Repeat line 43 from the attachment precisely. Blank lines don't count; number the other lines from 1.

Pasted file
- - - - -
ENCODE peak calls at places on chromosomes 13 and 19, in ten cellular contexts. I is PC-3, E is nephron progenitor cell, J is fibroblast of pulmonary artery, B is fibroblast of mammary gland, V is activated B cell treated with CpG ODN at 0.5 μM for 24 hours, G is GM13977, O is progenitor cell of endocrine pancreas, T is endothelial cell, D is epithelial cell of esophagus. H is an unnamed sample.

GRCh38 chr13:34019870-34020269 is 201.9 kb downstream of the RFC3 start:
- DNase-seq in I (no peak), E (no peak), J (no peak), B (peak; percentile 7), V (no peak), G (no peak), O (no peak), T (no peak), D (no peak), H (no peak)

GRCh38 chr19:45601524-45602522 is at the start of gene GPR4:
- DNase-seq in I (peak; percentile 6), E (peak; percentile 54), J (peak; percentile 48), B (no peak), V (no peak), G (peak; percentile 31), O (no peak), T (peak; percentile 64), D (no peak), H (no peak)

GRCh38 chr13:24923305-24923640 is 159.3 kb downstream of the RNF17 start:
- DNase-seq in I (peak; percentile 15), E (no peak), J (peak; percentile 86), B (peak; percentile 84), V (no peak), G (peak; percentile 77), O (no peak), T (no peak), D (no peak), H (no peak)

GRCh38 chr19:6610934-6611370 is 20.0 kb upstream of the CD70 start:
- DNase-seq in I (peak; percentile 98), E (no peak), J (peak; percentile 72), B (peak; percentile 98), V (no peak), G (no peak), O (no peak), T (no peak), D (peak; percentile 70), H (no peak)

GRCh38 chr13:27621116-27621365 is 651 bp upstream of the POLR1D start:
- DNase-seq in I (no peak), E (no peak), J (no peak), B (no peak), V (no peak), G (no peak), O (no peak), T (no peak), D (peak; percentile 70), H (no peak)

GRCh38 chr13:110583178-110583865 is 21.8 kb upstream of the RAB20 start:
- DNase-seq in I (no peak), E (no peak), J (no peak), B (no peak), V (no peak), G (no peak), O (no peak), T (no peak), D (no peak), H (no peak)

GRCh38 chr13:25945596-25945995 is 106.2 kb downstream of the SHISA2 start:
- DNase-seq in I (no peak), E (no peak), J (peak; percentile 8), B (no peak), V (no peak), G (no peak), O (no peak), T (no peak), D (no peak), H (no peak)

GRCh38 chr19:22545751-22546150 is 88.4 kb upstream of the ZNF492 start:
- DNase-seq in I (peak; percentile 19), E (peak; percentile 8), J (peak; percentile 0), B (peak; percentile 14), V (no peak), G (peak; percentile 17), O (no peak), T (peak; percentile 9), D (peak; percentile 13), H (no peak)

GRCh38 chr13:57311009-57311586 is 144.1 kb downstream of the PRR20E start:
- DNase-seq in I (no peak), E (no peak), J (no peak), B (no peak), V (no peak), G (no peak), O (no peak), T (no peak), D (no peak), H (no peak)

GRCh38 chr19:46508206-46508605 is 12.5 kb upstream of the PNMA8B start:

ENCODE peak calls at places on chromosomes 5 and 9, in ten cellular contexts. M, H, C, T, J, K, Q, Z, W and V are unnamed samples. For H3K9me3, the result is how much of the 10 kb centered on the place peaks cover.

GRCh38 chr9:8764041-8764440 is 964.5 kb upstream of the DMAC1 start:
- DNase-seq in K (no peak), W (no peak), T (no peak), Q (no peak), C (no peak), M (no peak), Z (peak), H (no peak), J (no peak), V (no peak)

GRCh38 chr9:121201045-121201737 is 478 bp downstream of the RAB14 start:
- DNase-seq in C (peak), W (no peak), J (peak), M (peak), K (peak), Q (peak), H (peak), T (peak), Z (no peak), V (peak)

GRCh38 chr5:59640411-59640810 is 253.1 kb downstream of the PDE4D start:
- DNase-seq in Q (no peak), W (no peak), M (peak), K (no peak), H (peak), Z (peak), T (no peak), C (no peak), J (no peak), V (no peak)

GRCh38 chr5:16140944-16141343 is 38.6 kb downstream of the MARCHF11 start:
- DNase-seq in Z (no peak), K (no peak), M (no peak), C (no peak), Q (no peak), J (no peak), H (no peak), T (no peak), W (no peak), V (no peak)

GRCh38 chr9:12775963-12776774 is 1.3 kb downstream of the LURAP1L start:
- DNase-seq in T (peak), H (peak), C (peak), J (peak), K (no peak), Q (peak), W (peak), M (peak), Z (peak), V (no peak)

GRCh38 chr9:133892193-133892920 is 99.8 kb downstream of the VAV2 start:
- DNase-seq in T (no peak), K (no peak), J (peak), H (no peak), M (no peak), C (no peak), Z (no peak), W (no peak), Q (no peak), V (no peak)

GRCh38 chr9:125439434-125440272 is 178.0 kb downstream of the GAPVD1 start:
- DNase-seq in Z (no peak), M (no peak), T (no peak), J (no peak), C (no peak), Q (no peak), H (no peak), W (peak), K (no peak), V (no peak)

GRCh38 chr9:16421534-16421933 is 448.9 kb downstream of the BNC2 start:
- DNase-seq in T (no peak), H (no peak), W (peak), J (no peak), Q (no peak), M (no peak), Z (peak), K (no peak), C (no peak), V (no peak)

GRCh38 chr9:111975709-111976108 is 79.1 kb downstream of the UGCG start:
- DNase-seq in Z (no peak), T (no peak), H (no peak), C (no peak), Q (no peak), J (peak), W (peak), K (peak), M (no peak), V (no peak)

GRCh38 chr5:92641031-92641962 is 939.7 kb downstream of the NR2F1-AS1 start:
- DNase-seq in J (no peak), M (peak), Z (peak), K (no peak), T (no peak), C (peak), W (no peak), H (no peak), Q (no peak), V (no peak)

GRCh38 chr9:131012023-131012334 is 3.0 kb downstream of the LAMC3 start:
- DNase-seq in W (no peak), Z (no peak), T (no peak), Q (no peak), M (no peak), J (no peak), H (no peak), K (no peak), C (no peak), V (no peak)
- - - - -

- DNase-seq in W (no peak), Z (no peak), T (no peak), Q (no peak), M (no peak), J (no peak), H (no peak), K (no peak), C (no peak), V (no peak)